Friday, 6 December 2013

To take the Gautrain or not to take the Gautrain?

Today I found myself using public transport to get to work for the first time. Although I have a 62km road trip to get from my home in Edenvale, near OR Tambo International Airport, to the CSIR in Pretoria, it usually takes me no more than 45 minutes. This is because I travel almost the entire distance on the R21 highway, which is hardly ever slow in the direction I’m going as I’m travelling against traffic.

Gauteng's Gautrain -

But this week things changed. The etolling system came into effect, and the additional cost that this now adds to my journey now makes the Gautrain combined trip to work cheaper than driving my personal vehicle. Under the current petrol price, my monthly budget to get to work is about R1500. But with the addition of toll roads, which leads to an additional cost of R240, my budget now needs to be increased to R1740. With petrol prices set to increase and the deteriorating South African rand, this amount guaranteed to increase over time.

If I were to take the Gautrain, and taking into account the average number of days I’m in the Pretoria office during a month, the cost for the train trip would be R1272, the cost for parking would be R180 and the cost of the bus would be R132, totaling R1584. If I take into account that I’m only going to be travelling one tenth of my normal monthly road travel by personal vehicle, it means that my petrol to get to work will be approximately R150. Which makes the total cost of my Gautrain trip R1734.

So we’ve established that the Gautrain combined trip is marginally cheaper, and may be more cost effective in the future, but what about the paramount reason for using public transport – mitigation of climate change? Does this choice of transport reduce my own person carbon footprint?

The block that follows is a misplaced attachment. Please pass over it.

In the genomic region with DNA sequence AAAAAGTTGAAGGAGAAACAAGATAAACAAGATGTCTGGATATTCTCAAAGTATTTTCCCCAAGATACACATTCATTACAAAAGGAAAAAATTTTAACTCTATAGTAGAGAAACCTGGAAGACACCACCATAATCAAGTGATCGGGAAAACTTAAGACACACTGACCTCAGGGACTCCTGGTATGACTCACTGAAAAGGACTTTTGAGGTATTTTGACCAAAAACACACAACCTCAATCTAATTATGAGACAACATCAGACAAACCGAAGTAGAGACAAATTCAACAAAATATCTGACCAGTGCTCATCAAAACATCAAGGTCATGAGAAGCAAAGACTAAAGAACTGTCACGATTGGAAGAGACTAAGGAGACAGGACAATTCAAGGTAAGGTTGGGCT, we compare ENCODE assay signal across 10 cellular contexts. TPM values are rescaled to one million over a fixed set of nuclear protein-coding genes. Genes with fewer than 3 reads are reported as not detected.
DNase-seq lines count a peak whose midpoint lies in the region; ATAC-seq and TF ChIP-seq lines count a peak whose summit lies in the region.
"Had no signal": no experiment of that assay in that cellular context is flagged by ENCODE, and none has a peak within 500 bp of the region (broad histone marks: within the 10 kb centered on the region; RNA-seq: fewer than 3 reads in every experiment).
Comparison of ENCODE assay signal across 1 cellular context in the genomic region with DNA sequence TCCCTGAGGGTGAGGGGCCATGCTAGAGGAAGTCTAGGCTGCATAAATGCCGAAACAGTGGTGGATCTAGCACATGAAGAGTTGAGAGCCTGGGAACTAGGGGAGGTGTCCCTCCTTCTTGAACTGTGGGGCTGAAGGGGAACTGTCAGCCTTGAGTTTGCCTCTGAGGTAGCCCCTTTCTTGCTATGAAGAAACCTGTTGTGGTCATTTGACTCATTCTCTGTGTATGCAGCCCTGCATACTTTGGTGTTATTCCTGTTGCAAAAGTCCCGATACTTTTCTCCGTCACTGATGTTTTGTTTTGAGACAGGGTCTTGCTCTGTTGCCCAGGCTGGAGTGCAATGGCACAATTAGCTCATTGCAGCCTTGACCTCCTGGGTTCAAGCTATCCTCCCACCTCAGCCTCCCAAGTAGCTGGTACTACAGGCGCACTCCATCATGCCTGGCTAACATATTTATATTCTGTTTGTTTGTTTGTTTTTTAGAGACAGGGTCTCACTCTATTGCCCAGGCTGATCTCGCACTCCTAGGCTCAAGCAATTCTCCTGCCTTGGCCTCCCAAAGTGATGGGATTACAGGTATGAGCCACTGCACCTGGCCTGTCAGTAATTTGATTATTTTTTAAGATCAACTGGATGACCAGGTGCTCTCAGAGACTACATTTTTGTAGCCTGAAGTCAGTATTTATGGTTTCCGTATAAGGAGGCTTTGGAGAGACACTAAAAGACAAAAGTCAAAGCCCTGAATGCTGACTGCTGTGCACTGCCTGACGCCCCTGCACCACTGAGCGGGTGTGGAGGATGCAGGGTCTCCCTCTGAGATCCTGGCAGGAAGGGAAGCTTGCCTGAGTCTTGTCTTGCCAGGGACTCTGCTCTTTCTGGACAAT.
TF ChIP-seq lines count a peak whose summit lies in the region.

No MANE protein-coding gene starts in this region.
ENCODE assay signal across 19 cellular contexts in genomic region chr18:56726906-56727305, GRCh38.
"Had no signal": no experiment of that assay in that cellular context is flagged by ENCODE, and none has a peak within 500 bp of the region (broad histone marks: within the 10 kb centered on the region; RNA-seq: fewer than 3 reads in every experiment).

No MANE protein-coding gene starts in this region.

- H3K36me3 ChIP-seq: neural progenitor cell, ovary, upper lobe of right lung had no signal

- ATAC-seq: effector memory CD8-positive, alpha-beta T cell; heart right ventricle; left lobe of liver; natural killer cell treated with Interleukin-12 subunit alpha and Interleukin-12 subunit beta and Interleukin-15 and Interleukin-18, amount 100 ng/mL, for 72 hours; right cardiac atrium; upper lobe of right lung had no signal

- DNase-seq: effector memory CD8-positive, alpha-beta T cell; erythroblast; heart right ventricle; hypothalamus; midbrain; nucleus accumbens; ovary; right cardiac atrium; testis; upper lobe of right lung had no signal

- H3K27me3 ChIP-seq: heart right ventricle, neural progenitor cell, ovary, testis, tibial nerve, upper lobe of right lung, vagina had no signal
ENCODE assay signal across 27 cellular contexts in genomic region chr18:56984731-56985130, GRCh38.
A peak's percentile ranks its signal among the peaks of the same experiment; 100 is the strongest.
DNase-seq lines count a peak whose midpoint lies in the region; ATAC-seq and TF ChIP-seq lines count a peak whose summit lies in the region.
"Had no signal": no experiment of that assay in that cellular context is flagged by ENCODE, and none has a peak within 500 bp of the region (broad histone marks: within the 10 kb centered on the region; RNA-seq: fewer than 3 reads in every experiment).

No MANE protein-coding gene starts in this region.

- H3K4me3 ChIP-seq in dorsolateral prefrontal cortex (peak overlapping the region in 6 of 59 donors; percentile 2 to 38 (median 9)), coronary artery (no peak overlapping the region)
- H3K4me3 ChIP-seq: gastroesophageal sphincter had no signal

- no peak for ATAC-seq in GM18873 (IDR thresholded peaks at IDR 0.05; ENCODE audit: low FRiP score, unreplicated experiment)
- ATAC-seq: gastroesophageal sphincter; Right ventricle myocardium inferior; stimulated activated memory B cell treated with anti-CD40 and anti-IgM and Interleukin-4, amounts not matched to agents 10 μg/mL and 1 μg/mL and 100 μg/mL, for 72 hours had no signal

I was particularly concerned because when I started my last leg to work, the bus ride, there were only five people on the bus for the entire length of the journey. Is my personal footprint really going to be reduced if I’m using underutilized public transport? So I decided it was necessary to do the calculation and see for myself.

To start with, what is the amount of carbon dioxide emitted if I travel in my personal vehicle to work? For one journey to work, this is a 62km road trip. Using the guidelines for mobile emissions published by Defra, a medium passenger vehicle emits approximately 186.8 g of CO2 per km traveled. Therefore, for my 62km journey, I’m looking at emitting an astronomical 11.58 kg of carbon dioxide, or 0.01158 tons of carbon dioxide.

Now let’s compare that to the combined Gautrain journey to work. To start the journey from home, I have to travel 8.3km by personal vehicle to get to the Rhodesfield Gautrain station. That means I’m going to emit approximately 1.55 kg of carbon dioxide, or 0.00155 tons of carbon dioxide.